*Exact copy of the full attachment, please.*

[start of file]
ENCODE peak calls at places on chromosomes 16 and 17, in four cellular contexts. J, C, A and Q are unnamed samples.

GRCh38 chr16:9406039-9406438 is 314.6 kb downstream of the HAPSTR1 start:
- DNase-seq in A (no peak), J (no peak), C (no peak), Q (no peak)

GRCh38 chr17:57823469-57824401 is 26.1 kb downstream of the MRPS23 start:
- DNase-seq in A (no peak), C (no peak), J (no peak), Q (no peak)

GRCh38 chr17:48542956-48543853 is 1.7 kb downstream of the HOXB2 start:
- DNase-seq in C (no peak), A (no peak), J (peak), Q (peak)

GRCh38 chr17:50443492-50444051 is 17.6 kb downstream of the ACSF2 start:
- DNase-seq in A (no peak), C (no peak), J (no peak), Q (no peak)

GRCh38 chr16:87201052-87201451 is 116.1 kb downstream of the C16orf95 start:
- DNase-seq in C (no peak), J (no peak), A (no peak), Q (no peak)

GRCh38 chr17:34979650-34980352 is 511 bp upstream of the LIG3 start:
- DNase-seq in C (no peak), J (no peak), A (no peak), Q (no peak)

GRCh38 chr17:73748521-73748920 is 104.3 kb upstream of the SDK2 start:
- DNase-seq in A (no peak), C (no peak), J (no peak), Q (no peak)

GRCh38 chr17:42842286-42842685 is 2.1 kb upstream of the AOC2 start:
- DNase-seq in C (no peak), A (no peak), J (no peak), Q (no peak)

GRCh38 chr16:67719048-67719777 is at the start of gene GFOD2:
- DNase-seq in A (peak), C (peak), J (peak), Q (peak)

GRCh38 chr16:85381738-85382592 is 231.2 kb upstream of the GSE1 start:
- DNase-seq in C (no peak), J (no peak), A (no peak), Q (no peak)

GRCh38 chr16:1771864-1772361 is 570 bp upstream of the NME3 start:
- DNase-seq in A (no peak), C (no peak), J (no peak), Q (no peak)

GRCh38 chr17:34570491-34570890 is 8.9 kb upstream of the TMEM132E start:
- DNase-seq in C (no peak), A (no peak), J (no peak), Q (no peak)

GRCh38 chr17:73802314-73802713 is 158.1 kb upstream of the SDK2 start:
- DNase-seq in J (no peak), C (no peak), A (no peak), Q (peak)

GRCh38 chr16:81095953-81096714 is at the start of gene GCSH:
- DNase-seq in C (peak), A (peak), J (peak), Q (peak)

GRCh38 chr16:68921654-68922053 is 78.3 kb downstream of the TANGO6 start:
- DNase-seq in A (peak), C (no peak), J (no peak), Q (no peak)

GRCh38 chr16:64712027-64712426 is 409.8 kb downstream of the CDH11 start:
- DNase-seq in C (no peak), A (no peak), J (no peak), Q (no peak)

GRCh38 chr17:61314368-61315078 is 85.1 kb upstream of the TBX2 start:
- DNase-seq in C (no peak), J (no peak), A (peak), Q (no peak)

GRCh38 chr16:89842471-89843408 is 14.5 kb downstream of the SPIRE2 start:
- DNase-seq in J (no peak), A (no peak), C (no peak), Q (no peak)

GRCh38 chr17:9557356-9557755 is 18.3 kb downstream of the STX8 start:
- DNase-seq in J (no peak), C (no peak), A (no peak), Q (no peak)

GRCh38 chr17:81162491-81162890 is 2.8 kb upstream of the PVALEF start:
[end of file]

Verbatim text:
ENCODE peak calls at places on chromosomes 16 and 17, in four cellular contexts. J, C, A and Q are unnamed samples.

GRCh38 chr16:9406039-9406438 is 314.6 kb downstream of the HAPSTR1 start:
- DNase-seq in A (no peak), J (no peak), C (no peak), Q (no peak)

GRCh38 chr17:57823469-57824401 is 26.1 kb downstream of the MRPS23 start:
- DNase-seq in A (no peak), C (no peak), J (no peak), Q (no peak)

GRCh38 chr17:48542956-48543853 is 1.7 kb downstream of the HOXB2 start:
- DNase-seq in C (no peak), A (no peak), J (peak), Q (peak)

GRCh38 chr17:50443492-50444051 is 17.6 kb downstream of the ACSF2 start:
- DNase-seq in A (no peak), C (no peak), J (no peak), Q (no peak)

GRCh38 chr16:87201052-87201451 is 116.1 kb downstream of the C16orf95 start:
- DNase-seq in C (no peak), J (no peak), A (no peak), Q (no peak)

GRCh38 chr17:34979650-34980352 is 511 bp upstream of the LIG3 start:
- DNase-seq in C (no peak), J (no peak), A (no peak), Q (no peak)

GRCh38 chr17:73748521-73748920 is 104.3 kb upstream of the SDK2 start:
- DNase-seq in A (no peak), C (no peak), J (no peak), Q (no peak)

GRCh38 chr17:42842286-42842685 is 2.1 kb upstream of the AOC2 start:
- DNase-seq in C (no peak), A (no peak), J (no peak), Q (no peak)

GRCh38 chr16:67719048-67719777 is at the start of gene GFOD2:
- DNase-seq in A (peak), C (peak), J (peak), Q (peak)

GRCh38 chr16:85381738-85382592 is 231.2 kb upstream of the GSE1 start:
- DNase-seq in C (no peak), J (no peak), A (no peak), Q (no peak)

GRCh38 chr16:1771864-1772361 is 570 bp upstream of the NME3 start:
- DNase-seq in A (no peak), C (no peak), J (no peak), Q (no peak)

GRCh38 chr17:34570491-34570890 is 8.9 kb upstream of the TMEM132E start:
- DNase-seq in C (no peak), A (no peak), J (no peak), Q (no peak)

GRCh38 chr17:73802314-73802713 is 158.1 kb upstream of the SDK2 start:
- DNase-seq in J (no peak), C (no peak), A (no peak), Q (peak)

GRCh38 chr16:81095953-81096714 is at the start of gene GCSH:
- DNase-seq in C (peak), A (peak), J (peak), Q (peak)

GRCh38 chr16:68921654-68922053 is 78.3 kb downstream of the TANGO6 start:
- DNase-seq in A (peak), C (no peak), J (no peak), Q (no peak)

GRCh38 chr16:64712027-64712426 is 409.8 kb downstream of the CDH11 start:
- DNase-seq in C (no peak), A (no peak), J (no peak), Q (no peak)

GRCh38 chr17:61314368-61315078 is 85.1 kb upstream of the TBX2 start:
- DNase-seq in C (no peak), J (no peak), A (peak), Q (no peak)

GRCh38 chr16:89842471-89843408 is 14.5 kb downstream of the SPIRE2 start:
- DNase-seq in J (no peak), A (no peak), C (no peak), Q (no peak)

GRCh38 chr17:9557356-9557755 is 18.3 kb downstream of the STX8 start:
- DNase-seq in J (no peak), C (no peak), A (no peak), Q (no peak)

GRCh38 chr17:81162491-81162890 is 2.8 kb upstream of the PVALEF start: